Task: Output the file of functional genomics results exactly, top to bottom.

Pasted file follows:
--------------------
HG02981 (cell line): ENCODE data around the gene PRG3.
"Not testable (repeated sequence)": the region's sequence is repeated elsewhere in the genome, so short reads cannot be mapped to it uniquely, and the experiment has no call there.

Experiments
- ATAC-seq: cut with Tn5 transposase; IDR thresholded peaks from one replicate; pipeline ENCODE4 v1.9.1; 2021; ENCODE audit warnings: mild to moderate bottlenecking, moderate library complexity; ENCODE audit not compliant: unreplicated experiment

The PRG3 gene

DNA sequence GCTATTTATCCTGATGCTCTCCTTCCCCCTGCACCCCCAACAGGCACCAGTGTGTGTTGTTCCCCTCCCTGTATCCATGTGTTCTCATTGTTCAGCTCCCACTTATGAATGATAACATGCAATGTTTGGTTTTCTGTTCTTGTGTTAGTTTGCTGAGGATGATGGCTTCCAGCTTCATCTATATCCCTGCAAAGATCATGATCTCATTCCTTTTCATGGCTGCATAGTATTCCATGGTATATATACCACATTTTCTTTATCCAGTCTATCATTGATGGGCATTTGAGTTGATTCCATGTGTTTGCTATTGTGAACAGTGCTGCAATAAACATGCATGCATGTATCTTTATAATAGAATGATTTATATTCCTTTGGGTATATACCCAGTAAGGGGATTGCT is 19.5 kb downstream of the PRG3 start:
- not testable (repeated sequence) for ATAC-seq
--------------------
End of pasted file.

HG02981 (cell line): ENCODE data around the gene PRG3.
"Not testable (repeated sequence)": the region's sequence is repeated elsewhere in the genome, so short reads cannot be mapped to it uniquely, and the experiment has no call there.

Experiments
- ATAC-seq: cut with Tn5 transposase; IDR thresholded peaks from one replicate; pipeline ENCODE4 v1.9.1; 2021; ENCODE audit warnings: mild to moderate bottlenecking, moderate library complexity; ENCODE audit not compliant: unreplicated experiment

The PRG3 gene

DNA sequence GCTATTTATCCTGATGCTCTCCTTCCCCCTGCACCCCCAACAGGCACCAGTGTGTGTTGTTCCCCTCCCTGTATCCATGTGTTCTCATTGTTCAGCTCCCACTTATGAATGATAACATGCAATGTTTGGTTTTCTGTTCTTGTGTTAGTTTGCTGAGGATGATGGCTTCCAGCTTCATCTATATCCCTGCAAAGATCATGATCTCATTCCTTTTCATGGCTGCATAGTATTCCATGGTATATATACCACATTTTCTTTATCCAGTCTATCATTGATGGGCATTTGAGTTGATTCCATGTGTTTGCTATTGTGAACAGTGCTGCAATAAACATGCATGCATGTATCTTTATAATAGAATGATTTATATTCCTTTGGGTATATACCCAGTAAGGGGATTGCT is 19.5 kb downstream of the PRG3 start:
- not testable (repeated sequence) for ATAC-seq